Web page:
2. Give some of the various ways with which you are acquainted of preserving meat or vegetables, so as to lay them up in store for future use.

3. Of the modes of cooking animal food-roasting, boiling, stewing-which do you consider the most economical, and why?

4. What are the nutritive properties of milk? Explain the processes of making butter and cheese, and the way in which they must be treated in order to make them keep..

5. What do you consider a proper and economical diettable for a week for a family, consisting of a man, his wife, and 4 children, earnings 12 shillings a-week? SECTION III.

1. What is the difference between an artery and a vein-between arterial and venous blood?-and why is the cutting or rupture of an artery more dangerous than a vein?

2. Does the blood undergo any and what change in circulating through the body? and explain the functions of the heart, arteries, and veins in the circulation.

3. What are muscles, tendons, and nerves, and their uses in the animal frame?

4. How would you treat a scald or burn?

5. Give your reason for thinking that exercise is necessary and generally beneficial for health.

-6. What are the advantages of cleaning the teeth daily? and what are the disadvantages of loosing them or of their decaying in early life?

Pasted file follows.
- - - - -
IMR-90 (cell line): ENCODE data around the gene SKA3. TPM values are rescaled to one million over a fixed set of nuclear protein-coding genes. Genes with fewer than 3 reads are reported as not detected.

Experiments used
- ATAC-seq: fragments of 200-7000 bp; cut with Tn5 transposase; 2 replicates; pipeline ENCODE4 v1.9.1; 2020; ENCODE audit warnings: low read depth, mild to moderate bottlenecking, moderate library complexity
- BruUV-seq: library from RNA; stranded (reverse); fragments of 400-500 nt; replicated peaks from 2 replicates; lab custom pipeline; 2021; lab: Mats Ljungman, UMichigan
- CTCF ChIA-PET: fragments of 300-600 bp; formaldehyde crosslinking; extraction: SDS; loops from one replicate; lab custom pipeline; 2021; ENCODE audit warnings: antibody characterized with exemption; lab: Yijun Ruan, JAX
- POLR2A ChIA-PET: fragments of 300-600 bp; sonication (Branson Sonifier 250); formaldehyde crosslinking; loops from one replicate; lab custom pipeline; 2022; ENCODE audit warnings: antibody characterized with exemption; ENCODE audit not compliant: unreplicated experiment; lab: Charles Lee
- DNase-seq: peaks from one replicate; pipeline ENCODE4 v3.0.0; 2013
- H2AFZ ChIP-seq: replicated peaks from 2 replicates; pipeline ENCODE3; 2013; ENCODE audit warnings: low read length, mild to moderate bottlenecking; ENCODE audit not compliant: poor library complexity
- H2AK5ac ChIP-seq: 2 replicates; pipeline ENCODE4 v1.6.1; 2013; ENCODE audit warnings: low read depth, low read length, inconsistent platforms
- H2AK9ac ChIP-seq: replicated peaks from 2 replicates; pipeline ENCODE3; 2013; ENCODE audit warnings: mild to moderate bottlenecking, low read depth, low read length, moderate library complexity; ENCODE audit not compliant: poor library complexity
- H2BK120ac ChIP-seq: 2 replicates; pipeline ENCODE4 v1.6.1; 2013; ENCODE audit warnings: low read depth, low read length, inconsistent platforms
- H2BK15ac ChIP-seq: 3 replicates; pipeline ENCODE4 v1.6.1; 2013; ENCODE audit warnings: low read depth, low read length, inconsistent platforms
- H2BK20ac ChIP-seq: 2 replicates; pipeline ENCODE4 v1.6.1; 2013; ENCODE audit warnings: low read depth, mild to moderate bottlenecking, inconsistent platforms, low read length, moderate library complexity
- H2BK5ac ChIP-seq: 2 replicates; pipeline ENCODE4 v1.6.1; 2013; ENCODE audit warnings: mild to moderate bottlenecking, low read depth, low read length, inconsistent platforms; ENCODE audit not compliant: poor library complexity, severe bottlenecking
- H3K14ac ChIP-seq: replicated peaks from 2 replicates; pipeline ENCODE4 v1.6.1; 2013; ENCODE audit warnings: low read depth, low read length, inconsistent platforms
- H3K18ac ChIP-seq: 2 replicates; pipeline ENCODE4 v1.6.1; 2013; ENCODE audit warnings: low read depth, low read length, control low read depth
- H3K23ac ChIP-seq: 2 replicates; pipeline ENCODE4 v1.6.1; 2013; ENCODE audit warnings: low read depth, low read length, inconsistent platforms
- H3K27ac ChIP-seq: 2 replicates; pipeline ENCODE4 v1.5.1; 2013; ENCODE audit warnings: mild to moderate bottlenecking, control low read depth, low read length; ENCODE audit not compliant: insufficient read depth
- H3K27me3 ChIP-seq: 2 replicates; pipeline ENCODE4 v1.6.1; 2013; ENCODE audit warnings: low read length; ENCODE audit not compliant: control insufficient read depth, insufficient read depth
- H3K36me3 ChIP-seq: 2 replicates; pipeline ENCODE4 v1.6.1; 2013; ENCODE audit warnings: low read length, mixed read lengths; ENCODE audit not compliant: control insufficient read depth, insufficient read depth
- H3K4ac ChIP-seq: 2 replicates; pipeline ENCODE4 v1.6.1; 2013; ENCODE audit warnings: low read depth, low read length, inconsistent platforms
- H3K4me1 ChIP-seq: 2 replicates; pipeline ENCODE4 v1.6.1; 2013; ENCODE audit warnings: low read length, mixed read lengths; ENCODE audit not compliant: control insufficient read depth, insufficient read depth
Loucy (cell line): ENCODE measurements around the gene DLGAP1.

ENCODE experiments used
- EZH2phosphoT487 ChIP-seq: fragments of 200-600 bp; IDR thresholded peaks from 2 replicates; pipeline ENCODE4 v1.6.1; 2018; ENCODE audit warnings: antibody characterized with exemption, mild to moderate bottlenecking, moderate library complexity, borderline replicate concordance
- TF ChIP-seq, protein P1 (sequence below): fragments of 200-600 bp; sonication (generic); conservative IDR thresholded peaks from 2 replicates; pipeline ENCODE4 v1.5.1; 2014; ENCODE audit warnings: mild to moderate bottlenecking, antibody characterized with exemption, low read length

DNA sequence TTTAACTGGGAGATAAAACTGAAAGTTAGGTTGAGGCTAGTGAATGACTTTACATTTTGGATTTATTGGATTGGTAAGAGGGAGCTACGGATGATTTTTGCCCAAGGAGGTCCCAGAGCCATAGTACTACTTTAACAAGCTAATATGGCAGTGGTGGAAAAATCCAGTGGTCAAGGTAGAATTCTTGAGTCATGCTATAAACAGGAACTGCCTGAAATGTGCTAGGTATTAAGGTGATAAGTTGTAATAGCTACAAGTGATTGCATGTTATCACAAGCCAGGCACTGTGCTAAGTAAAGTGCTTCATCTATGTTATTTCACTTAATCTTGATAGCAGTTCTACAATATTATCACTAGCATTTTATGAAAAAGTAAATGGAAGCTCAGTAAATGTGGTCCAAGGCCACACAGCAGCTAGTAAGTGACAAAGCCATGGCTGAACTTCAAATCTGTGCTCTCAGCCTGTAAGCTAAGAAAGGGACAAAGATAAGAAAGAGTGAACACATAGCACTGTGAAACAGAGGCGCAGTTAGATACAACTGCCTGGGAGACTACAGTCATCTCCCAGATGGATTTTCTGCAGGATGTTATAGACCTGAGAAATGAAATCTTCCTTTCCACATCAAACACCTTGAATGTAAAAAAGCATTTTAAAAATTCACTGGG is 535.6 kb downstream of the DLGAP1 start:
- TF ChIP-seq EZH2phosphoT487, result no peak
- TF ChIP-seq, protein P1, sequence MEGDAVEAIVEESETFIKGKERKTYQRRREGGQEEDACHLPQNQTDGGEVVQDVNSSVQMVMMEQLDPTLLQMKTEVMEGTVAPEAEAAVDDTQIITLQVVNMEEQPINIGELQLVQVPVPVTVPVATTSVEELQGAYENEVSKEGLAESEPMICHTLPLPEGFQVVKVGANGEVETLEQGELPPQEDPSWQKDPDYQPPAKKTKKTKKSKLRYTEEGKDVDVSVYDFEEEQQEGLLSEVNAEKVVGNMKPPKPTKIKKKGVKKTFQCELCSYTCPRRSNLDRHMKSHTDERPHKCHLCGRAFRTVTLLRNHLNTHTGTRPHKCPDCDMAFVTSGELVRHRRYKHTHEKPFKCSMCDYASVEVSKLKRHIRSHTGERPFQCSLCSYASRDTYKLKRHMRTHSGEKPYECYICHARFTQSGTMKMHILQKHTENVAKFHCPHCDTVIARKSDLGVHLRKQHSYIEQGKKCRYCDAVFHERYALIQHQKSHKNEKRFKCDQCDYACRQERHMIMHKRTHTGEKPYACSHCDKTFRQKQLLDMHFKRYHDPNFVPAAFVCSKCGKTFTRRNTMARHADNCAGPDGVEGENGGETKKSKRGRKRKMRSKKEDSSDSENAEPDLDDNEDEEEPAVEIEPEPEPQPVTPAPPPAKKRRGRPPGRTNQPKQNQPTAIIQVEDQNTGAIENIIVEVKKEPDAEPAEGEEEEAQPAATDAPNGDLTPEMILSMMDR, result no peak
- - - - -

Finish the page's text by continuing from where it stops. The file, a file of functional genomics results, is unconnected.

sical and other laws upon which their various industrial occupations depend.

These examinations will give a more practical and useful character to Institutions, they will advance the education of the working classes, and develope the idea which first called these associations into existence. During the past fourteen

Afternoon-Two hours and a half allowed for this Paper. years the character of Institutions has entirely changed, the

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1. What is meant by "hard and soft" water? what is the cause of it? and what are the effects of hard water in cooking and washing?

2. What kind of substances are removed by filte ng and by boiling water? Explain the process in both cases. 3. Why do woollen things shrink when washed? 4. What are the advantages of woollen and cotton things as clothing for the labouring classes over linen? and why is cotton preferred in warm climates?

5. What is the best teapot to use, and why?


word, "lecture," is changed to the more attractive word
"entertainment"; and light literature takes the place of more
solid and useful reading. The educational character of Insti-
tutions is almost lost. The middle classes will not associate
with working men, and in this respect they are much worse
than the aristocracy; I have seen noblemen talk and shake
hands with a labourer, but a respectable tea dealer is above
this sort of familiarity. Hence we often find in small
towns an Athenæum and a Mechanics' Institution. The
former is a kind of middle-class club, the other a place
where knowledge is often pursued under many difficulties.
The first Mechanics' Institution with which I was connected